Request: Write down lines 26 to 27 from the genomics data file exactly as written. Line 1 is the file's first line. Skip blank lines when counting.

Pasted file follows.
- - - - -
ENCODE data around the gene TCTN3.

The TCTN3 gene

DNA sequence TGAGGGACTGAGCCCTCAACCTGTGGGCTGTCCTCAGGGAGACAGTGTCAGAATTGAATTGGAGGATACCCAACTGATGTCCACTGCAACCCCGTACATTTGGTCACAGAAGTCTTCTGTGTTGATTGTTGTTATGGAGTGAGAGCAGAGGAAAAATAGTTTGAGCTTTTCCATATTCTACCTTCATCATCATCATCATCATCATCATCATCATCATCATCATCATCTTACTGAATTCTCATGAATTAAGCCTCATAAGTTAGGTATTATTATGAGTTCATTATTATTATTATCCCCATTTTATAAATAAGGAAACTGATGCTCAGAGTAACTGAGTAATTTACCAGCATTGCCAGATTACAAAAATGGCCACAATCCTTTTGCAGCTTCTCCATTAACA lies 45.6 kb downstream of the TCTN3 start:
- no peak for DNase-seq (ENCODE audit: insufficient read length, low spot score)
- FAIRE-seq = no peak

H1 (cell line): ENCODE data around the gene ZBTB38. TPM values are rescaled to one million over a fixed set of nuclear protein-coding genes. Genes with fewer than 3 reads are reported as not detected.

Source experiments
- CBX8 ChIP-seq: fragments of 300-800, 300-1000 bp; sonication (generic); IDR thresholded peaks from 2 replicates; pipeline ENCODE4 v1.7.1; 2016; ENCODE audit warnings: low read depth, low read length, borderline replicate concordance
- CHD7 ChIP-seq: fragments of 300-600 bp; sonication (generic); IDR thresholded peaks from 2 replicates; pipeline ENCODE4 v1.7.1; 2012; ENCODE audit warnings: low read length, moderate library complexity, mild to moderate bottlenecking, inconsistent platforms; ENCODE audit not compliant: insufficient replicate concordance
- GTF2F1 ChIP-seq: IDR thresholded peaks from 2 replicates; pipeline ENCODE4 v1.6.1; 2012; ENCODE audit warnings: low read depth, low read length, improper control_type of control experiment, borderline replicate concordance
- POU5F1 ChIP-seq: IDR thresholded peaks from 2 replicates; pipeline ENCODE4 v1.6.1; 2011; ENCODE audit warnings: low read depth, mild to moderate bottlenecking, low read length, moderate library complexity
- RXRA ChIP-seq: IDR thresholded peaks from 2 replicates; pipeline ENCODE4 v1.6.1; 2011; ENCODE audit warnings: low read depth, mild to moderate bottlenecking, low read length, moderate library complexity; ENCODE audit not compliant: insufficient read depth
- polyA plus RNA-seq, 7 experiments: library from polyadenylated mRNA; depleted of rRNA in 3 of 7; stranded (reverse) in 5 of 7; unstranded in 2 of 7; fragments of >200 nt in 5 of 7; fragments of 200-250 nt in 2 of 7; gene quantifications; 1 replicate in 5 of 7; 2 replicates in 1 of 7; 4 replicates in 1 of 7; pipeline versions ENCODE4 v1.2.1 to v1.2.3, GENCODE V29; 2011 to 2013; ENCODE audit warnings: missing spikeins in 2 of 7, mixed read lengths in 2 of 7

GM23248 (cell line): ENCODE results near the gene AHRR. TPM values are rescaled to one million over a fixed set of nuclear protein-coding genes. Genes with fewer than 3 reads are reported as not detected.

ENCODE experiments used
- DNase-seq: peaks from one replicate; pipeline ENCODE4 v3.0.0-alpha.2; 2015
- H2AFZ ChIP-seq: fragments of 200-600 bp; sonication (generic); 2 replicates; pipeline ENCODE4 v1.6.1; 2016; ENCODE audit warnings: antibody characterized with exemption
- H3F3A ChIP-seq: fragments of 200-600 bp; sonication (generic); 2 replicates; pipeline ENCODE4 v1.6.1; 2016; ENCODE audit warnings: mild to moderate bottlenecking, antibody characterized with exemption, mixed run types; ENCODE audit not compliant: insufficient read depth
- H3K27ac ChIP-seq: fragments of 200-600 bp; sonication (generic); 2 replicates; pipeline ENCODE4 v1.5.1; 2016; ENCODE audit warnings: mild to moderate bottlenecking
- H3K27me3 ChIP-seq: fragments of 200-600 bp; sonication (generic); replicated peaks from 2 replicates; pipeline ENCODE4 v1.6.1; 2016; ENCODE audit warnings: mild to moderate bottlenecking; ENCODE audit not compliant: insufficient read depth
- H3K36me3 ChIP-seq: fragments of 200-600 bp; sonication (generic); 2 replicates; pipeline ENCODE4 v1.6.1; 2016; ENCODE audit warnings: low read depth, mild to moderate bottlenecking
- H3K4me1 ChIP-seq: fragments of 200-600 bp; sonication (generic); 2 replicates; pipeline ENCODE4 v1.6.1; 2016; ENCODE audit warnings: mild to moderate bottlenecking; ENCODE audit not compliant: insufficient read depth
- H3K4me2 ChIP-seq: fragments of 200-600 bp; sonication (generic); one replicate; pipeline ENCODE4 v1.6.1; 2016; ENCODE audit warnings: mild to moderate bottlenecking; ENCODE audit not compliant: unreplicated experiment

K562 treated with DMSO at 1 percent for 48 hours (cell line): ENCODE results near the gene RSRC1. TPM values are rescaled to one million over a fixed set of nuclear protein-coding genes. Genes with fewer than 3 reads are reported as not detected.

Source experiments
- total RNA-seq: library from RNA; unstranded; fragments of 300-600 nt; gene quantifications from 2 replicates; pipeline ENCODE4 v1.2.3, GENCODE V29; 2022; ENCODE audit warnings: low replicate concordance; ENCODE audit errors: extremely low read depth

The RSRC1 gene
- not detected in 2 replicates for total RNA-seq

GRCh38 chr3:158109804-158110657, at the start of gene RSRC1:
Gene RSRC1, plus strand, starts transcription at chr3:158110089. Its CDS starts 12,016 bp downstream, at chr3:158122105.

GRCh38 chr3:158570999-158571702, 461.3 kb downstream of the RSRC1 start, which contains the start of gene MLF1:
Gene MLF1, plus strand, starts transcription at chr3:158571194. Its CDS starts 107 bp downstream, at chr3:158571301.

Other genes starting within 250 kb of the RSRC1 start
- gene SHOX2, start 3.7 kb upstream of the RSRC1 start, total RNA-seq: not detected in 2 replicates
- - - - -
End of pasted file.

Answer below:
- total RNA-seq: library from RNA; unstranded; fragments of 300-600 nt; gene quantifications from 2 replicates; pipeline ENCODE4 v1.2.3, GENCODE V29; 2022; ENCODE audit warnings: low replicate concordance; ENCODE audit errors: extremely low read depth

The RSRC1 gene